U.K. Finalizes Fast-Track Data Retention Legislation to Enable Fight Against Terrorism

By Ali Qassim    

July 18 --U.K. Internet and telecommunications companies will be required to hold customers' noncontent communications data and provide the data to law enforcement agencies upon request following the July 17 approval of the Data Retention and Investigatory Powers Act.

The act received royal assent--the signature of Queen Elizabeth II--less than two days after the legislation was introduced in the House of Commons.

The Home Office, which is responsible for combating crime and terrorism, said in a July 17 statement that it fast-tracked the act in response to an April European Court of Justice ruling that struck down regulations enabling communications service providers to retain communications data for law enforcement purposes for up to 12 months.

The ECJ ruled that the European Union's Data Retention Directive (2006/24/EC) contravenes the privacy rights of individuals and is therefore invalid (Digital Rights Ireland Ltd v. Minister for Commc'ns, Marine & Natural Res., No. C-293/12 (E.C.J. Apr. 8, 2014)) .

“If we had not acted immediately, investigations could have suddenly gone dark overnight,” Home Secretary Theresa May said in the Home Office statement. “Criminals and terrorists would have been able to go about their work unimpeded, and innocent lives would have been lost.”

Despite receiving cross-party support, a civil liberties group criticized the act for contravening individual rights and plans to challenge the government in court. In addition, a House of Lords committee charged with examining the legislation in a July 16 statement said the fast-tracking of the bill “is a matter of concern.”

New Act Provides Clarity

The Home Office said the new legislation provides a “clear” basis in U.K. law for the retention of communications data, which it described as the “who, when, where and how” of a communication, such as a telephone call or an e-mail, but not its content.

The government department said the act also clarifies that these obligations apply to anyone providing communications services to customers in the U.K. under Part 1 of the Regulation of Investigatory Powers Act 2000, irrespective of where those companies are based.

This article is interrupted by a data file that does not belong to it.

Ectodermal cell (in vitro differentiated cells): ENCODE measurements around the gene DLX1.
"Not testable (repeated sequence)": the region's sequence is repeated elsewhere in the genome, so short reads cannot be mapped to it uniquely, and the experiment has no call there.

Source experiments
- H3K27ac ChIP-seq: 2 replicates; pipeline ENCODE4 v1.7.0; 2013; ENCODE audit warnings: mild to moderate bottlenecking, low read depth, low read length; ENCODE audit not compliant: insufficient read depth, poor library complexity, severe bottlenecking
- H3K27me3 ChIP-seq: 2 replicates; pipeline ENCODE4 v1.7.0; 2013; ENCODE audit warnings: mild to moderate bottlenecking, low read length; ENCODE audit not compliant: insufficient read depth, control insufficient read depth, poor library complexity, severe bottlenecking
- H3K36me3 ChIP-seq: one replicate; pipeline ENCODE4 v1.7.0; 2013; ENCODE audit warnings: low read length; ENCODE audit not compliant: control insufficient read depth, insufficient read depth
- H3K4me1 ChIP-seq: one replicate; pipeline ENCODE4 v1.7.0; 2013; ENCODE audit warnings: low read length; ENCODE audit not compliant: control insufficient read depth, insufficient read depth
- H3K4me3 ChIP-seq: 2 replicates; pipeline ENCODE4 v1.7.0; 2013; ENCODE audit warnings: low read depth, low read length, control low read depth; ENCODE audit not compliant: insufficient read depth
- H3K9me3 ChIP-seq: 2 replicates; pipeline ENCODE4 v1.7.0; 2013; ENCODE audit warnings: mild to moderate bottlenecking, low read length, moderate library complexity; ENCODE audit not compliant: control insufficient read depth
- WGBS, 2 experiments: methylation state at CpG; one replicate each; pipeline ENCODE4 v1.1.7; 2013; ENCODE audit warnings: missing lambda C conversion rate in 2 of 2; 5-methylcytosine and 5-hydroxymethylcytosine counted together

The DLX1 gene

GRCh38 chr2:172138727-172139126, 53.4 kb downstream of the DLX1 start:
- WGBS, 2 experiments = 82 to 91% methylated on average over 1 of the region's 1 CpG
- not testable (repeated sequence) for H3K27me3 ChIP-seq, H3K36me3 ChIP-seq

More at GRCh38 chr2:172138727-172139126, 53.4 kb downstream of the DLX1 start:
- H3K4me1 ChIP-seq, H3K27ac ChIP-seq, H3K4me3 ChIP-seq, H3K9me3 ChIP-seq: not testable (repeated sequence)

The Home Office underlined that the Data Retention and Investigatory Powers Act, which comes into effect immediately, only maintains the existing regime that the ECJ ruling struck down and doesn't create any new powers, rights of access or obligations on companies.

“The threats faced by the UK from terrorism and organized crime remain considerable and the government would have been negligent if it had not made sure the people and the organizations that keep us safe have the powers and capabilities they need,” May said in the Home Office statement.

Introducing New Safeguards

To strengthen transparency and oversight, the government said that it has introduced a two-year sunset clause in the act to ensure the legal framework is kept under review into the next Parliament, which begins May 2015. Before 2016, it will also hold a full review of the Regulation of Investigatory Powers Act to see how it could be reformed and updated.

The Home Office said it will establish a Privacy and Civil Liberties Oversight Board, based on the U.S. model, to ensure that civil liberties are properly considered in the formulation of government policy on counterterrorism.

The Home Office will also appoint a senior diplomat to lead discussions with overseas governments and communication service providers to assess and develop formal arrangements for the accessing of data in different jurisdictions for law enforcement and intelligence purposes.

The government said it will also restrict the number of public bodies that are able to approach phone and Internet companies and ask for communications data, while some entities will lose their powers to access data altogether.

In addition, the Home Office will publish annual transparency reports, making public more information on the way that surveillance powers operate.

Group to Challenge Act

In a July 18 blog post, nonprofit digital rights organization Open Rights Group said it plans to take the government to court.

According to the Open Rights Group, the court “will have the final say” on whether the Data Retention and Investigatory Powers Act breaches the U.K.’s international obligations, including the European Convention on Human Rights and the European Charter of Fundamental Rights, as well as its own Human Rights Act.

The House of Lords Constitution Committee pointed out in a July 16 statement that the government has had since early April to respond to the judgment but didn't reveal plans to introduce fast-track legislation until July 10.

To contact the reporter on this story: Ali Qassim in London at correspondents@bna.com

To contact the editor responsible for this story: Katie W. Johnson at kjohnson@bna.com

The Data Retention and Investigatory Powers Act, as approved by Parliament, is available at http://www.legislation.gov.uk/ukpga/2014/27/pdfs/ukpga_20140027_en.pdf.